Do you think that because companies have less leverage, that will help speed things like utility computing where businesses pay for technology more as they use it as opposed to an upfront capital cost?
Ballmer: It might. I think at the end of the day it won't be that tit-for-tat. It's not going to be felt quite that way. I think there is a cloud computing theme, and at the same time, there is a deleveraging theme. They may reinforce each other slightly, but not as directly as you might think.
Tucci: I agree with Steve 100 percent.
Wow, you guys are in a lot of agreement. That's awesome. Now, I know that you each have partnerships with Cisco Systems. But in particular, Steve, Microsoft has been competing more and more with Cisco. You mentioned that earlier. So where do they fit into what Microsoft is doing?
Ballmer: Well, there's three interesting dimensions. On their core business side, the networking side, we work together. But we never found a go-to-market activity to support that activity that's as powerful, for example, as the one we found with EMC. So, we've always cooperated, and we still do today. But it's never popped in the way this partnership does, which is an interesting difference. Our engineers work together, but our salespeople, by and large, don't work together.
On the unified communications side, which is the future of video, voice conferencing, collaboration, and communications, we're competing. We started out adding some voice and video and conferencing capabilities to our software. Cisco has gone further. They've bought some competitors in the e-mail and collaboration space. So, we compete, and that will be robust competition. And we'll live with that. So, it's got that dimension.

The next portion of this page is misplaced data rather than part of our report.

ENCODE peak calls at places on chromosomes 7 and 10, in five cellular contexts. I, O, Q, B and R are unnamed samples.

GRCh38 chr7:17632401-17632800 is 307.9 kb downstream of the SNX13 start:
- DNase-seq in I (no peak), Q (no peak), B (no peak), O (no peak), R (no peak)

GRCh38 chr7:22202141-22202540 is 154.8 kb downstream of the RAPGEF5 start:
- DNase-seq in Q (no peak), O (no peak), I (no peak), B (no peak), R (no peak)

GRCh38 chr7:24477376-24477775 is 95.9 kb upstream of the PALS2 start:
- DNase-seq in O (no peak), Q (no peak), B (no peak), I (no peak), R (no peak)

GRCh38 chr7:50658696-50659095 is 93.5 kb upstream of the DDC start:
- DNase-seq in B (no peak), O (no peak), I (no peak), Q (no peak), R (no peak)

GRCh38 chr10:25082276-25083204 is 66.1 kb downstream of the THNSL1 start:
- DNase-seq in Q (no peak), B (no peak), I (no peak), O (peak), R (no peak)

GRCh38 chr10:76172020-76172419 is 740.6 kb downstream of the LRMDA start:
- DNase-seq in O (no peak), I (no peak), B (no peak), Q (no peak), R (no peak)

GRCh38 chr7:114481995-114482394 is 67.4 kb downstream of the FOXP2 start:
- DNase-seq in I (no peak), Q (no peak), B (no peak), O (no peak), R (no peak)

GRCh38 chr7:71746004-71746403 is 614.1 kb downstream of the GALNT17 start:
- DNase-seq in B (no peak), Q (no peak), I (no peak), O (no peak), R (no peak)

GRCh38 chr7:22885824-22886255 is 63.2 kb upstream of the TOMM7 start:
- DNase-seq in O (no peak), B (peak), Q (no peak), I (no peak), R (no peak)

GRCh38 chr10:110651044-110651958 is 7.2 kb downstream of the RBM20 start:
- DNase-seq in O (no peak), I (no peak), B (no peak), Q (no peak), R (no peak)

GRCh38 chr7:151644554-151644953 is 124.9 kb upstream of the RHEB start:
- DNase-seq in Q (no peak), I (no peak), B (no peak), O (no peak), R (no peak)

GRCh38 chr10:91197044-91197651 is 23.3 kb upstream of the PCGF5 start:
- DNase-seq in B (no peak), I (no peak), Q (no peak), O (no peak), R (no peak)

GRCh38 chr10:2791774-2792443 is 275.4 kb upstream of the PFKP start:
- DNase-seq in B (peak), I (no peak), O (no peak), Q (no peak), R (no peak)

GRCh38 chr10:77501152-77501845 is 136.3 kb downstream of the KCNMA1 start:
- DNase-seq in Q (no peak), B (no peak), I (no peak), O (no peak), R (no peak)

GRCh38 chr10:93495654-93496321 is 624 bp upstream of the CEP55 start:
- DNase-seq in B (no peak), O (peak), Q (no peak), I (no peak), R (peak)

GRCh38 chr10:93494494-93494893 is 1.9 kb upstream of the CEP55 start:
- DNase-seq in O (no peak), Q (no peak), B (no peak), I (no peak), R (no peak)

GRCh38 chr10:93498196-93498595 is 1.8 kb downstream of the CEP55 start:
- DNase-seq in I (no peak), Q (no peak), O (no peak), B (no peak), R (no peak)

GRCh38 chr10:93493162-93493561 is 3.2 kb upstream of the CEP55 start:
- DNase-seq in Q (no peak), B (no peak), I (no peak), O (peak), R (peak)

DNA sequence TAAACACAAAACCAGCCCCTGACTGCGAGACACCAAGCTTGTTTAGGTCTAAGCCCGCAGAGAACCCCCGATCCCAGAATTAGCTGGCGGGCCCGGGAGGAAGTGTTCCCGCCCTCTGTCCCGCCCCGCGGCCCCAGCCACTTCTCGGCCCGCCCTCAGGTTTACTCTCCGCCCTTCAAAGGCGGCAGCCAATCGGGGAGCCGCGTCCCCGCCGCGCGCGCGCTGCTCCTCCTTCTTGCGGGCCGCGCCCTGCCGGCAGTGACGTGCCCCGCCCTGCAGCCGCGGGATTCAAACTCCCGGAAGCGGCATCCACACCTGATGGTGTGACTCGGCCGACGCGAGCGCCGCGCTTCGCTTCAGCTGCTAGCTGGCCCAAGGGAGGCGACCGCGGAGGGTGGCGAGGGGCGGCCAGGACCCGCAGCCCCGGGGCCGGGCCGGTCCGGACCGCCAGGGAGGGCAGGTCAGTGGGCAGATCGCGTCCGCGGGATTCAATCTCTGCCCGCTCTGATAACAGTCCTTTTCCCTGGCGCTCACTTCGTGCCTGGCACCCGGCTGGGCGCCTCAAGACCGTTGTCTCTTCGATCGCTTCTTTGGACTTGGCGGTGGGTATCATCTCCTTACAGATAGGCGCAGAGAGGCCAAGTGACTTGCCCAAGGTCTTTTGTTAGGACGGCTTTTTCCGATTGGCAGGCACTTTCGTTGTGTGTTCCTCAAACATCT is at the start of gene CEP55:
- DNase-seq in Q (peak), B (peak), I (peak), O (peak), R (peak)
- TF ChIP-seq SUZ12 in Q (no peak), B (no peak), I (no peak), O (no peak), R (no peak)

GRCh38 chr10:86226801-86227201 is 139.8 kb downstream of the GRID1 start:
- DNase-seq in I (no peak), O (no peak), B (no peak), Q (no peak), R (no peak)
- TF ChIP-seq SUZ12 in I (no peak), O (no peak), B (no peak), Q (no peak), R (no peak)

And now they've got this new business that I'm not sure anybody knows exactly where it takes them. They seem to want to jump in on the server business. We like to license Windows Server to people who sell servers. So, we're busy trying to make Cisco a good customer. But I'm not sure exactly where they go, where that takes them as they jump in and really go head-to-head with the HPs and Dells of the world. It's going to be a new thing for them, and I don't know what it has to do with their storage business really.
EMC and Cisco have partnered much more closely. There's even been rumors that Cisco might want to acquire EMC. Can you explain the relationship?
Tucci: Primarily our partnership with Cisco has been around their switches, which we've used in the storage environment on the storage area networking side, and, of course, on the network-attached storage side. We also resell their IP switch as part of our solution. So, we're a Cisco reseller, and that's gone pretty well for both companies. We have done some work on security and the management side with them, too. And that's the extent of it. It's an important partnership.
Is it as important as your partnership with Microsoft?